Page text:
OECD invites developing countries to join anti-tax avoidance plan, but only after the rules have been written

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From the Financial Transparency Coalition, of which TJN is a member.

OECD invites developing countries to join anti-tax avoidance plan, but only after the rules have been written

The OECD’s plan to open the BEPS system to developing countries after it has already been designed highlights the need for a truly universal tax body

Ahead of this week’s G20 Finance Ministers meeting, the Organization for Economic Cooperation and Development announced plans to invite non-member countries to join in its anti-tax avoidance system. The Base Erosion and Profit Shifting (BEPS) project aims to tackle the problem of corporate tax dodging. Although the invitation for inclusion comes as the global discussion about tax dodging reaches new heights, the bones of the plan have been in place for years, leaving no room for substantive input.

“Inclusion after the fact is a poor substitute for a voice in how the standards are designed,” said Oriana Suárez of the Latin American Network on Debt, Development, and Rights. “Developing countries now being invited into the BEPS system did not have a say while the rules were being set.”

“The OECD is certainly one part of the global fight against tax evasion and tax avoidance, but it’s not well-positioned to be the sole standard bearer for the globe,” added Porter McConnell of the Financial Transparency Coalition. “Having its members speak on behalf of the rest of the world’s countries is patronizing and it’s ultimately ineffective.”

“Again, we’re seeing an attempt by the OECD to get global buy-in for a system that was designed by the few,” said Alvin Mosioma of the Tax Justice Network – Africa. “G77, a group of 134 developing countries, have for years been demanding a stronger voice and a true seat at the table, but the latest OECD proposal fails to respond to this demand.”

“The frustrating reality is that we’ve already seen proposals to create an inclusive intergovernmental UN body for setting global standards, but it has repeatedly been blocked by the same OECD countries that are asking others to join their system,” added Pooja Rangaprasad of the Financial Transparency Coalition. “Despite the latest announcement by the OECD, a UN body continues to be the most effective and inclusive global solution.”

For some relevant background, also see our 2012 document The Creeping Futility of the Global Forum’s Peer Reviews. As we noted:

“Any failure to conform to OECD’s interests on the part of the Global Forum Plenary, as well as the Global Forum’s secretariat, risks withdrawal of the mandate. This casts a veil of anticipatory obedience over GF-secretariat staff and plenary members and serves to bias the secretariat’s decisions in favour of OECD-countries’ views. Effectively, this provision gives OECD member states a veto power over any activity undertaken within the Global Forum. At best this is a very restricted type of independence, more akin to house arrest than genuine freedom of thought and action.”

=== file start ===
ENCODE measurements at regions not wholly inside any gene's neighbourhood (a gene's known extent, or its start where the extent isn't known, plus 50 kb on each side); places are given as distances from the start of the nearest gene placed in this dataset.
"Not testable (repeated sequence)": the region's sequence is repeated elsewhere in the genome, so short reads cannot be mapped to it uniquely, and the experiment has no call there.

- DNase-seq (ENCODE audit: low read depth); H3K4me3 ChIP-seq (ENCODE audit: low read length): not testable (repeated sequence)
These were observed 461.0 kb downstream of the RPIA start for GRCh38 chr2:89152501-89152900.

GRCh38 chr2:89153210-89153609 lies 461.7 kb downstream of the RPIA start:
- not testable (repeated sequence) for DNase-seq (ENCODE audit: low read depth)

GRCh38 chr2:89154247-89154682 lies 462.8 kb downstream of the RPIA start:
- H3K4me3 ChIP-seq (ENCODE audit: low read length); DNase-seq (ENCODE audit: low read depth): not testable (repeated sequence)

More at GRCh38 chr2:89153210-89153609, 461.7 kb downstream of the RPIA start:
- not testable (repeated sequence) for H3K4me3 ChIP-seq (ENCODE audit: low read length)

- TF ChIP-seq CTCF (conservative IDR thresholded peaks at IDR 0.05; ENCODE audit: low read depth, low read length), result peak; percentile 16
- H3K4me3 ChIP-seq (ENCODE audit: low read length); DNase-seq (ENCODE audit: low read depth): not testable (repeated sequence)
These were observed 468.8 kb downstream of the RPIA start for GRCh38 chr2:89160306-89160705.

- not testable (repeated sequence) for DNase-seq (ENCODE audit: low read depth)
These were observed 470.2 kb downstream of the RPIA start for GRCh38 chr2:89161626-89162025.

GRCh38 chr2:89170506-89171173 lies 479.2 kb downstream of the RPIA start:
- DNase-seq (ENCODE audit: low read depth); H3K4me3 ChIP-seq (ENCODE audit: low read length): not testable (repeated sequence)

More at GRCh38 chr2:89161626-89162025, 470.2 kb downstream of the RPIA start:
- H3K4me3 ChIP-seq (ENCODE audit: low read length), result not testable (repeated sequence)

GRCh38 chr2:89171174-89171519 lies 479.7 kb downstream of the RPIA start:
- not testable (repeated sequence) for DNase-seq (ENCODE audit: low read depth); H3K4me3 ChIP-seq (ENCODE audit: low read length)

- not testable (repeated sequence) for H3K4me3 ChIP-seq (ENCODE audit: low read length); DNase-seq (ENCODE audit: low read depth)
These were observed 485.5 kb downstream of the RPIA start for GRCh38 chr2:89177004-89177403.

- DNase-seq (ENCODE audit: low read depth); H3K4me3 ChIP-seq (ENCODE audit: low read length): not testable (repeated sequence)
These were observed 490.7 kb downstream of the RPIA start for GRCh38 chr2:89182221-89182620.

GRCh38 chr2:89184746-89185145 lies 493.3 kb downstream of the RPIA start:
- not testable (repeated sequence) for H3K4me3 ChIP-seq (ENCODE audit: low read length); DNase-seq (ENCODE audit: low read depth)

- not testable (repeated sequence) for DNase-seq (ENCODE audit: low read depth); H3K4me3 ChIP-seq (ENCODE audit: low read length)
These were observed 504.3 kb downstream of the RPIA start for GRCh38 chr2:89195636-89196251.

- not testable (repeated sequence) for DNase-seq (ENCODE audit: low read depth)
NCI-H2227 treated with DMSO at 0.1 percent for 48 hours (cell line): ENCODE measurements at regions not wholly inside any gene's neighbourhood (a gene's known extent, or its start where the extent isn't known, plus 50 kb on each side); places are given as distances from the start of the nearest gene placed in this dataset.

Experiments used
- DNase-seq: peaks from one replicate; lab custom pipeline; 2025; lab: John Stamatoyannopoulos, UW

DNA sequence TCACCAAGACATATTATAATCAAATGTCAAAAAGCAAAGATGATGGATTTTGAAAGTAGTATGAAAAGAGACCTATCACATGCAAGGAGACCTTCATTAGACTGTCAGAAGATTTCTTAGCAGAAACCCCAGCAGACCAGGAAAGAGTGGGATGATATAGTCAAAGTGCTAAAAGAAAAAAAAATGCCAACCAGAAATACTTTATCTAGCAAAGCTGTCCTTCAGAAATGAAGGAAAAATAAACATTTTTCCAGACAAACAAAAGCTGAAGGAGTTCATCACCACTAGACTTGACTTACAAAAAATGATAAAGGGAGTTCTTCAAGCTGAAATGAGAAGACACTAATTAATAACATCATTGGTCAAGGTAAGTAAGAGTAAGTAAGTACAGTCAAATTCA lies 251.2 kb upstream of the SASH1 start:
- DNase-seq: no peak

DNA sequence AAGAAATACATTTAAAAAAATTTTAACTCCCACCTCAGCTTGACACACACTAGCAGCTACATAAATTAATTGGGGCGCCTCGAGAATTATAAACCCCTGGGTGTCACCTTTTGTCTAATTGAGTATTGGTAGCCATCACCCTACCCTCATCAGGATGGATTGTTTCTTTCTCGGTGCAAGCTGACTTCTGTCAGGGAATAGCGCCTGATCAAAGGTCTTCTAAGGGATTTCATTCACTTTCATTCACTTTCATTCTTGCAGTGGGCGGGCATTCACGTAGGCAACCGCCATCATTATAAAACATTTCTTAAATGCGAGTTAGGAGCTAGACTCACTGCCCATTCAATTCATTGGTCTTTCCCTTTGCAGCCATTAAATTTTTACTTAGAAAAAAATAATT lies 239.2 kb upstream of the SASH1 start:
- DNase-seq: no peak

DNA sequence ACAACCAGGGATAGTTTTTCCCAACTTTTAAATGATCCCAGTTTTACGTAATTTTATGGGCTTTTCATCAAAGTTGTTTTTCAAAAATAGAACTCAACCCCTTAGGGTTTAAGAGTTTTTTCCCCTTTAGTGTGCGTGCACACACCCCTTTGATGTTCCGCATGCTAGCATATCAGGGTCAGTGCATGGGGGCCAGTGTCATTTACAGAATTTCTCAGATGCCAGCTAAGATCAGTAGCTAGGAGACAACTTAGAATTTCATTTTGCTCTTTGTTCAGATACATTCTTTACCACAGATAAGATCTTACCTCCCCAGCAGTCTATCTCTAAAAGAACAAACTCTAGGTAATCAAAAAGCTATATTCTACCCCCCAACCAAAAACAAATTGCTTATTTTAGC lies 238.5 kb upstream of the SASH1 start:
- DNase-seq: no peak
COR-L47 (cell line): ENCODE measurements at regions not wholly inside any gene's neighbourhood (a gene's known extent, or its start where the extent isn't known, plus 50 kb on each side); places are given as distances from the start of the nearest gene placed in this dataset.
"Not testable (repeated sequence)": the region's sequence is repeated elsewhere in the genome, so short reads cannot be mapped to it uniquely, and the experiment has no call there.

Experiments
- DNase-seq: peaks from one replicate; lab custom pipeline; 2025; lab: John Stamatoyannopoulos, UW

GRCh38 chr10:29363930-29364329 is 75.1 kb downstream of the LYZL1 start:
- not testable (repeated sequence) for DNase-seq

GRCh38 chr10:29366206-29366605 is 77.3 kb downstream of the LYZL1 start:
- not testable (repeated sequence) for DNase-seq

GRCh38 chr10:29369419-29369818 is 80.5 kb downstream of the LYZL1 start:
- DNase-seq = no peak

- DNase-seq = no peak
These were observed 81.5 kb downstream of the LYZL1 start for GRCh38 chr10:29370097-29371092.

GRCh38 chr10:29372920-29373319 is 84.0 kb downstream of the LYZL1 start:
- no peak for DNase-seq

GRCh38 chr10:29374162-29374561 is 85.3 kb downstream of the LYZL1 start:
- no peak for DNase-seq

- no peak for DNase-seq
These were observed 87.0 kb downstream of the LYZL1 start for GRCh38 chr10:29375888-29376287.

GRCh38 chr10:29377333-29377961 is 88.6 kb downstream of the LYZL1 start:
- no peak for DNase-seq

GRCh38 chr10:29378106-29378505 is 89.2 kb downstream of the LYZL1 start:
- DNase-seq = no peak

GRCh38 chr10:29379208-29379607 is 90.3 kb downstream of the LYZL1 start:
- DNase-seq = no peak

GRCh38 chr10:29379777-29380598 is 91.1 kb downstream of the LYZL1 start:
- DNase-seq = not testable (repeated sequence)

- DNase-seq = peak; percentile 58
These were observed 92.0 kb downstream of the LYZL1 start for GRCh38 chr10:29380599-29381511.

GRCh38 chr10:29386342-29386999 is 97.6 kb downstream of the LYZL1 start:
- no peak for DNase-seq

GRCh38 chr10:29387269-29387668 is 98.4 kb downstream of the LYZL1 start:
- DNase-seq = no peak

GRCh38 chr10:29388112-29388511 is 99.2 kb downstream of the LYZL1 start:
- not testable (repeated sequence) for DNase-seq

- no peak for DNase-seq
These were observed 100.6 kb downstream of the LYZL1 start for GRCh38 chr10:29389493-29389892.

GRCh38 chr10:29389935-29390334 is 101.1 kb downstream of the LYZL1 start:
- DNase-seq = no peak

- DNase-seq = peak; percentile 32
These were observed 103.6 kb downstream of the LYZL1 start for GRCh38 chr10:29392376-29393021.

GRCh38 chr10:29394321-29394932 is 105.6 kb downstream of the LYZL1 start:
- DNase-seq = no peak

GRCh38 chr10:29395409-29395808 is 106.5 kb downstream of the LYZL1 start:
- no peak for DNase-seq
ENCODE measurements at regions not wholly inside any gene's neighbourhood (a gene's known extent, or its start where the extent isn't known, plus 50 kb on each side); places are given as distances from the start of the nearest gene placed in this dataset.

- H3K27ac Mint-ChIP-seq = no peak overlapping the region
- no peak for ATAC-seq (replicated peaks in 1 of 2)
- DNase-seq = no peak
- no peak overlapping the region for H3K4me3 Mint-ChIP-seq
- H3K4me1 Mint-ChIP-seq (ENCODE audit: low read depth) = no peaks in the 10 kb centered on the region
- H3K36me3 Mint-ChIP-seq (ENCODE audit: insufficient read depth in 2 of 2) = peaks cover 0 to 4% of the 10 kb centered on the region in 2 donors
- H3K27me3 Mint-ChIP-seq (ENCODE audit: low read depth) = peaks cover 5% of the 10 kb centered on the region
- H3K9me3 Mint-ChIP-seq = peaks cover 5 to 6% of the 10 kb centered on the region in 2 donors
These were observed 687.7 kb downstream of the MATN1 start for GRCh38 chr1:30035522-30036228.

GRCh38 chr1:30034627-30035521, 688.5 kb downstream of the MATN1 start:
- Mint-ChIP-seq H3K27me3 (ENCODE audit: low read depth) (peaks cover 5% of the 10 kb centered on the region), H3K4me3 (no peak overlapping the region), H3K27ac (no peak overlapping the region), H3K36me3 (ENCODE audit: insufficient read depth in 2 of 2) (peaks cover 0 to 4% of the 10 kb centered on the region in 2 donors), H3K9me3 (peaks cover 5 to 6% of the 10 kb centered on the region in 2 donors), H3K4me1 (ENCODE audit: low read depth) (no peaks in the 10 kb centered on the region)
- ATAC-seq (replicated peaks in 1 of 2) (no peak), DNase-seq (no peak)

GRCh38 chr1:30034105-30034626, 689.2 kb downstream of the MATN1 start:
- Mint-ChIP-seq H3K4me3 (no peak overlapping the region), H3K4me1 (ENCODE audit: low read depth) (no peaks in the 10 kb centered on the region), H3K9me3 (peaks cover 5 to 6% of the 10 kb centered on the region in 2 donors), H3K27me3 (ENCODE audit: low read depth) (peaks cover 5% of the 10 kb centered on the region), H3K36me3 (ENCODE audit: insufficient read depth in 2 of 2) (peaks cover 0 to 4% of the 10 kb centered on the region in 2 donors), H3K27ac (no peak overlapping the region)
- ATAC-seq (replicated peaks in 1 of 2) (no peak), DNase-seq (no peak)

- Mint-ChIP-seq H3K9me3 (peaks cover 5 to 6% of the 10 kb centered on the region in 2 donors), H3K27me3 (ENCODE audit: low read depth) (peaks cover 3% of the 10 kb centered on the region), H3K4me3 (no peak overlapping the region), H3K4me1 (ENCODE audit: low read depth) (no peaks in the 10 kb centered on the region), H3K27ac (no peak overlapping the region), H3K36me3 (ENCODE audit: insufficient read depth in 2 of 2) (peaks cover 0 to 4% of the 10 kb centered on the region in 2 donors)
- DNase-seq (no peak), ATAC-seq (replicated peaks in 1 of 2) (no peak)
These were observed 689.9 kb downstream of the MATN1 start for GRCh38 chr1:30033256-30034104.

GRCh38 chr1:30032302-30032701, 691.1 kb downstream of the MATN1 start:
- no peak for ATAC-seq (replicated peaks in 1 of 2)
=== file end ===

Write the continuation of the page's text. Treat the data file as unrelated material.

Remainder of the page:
Separately, from Christian Aid:

OECD’S LATEST MOVE IS NO SUBSTITUTE FOR A GLOBAL TAX BODY, SAYS CHRISTIAN AID

Commenting on the OECD’s announcement today that new countries can join its project to catch up with tax-dodging multinationals, Toby Quantrill of Christian Aid said:

“In principle we welcome the OECD’s plan to allow all countries to participate on an equal footing in its project to catch up with multinational tax dodgers. Until now, only larger and richer countries have been allowed to take part, with most developing countries only able to participate on a limited basis even though they are hardest hit by multinationals’ tax avoidance and evasion.

“We need to see further details of the OECD proposal, which will be considered by G20 Finance Ministers in Shanghai later this week.

“However, it appears that under the OECD plan, developing countries will only be allowed to participate in the implementation of an agenda and work programme already decided by richer countries. Poor countries have their own priorities and problems, and so far these have been badly served by the OECD’s responses to multinational tax dodging.

“So in addition to this expanded technical body we still need an inclusive, global agenda-setting body to respond to the priority concerns of all countries. It must also help the poorest states to identify problems and solutions that are appropriate to their situations and their capacity to enforce tax law.”


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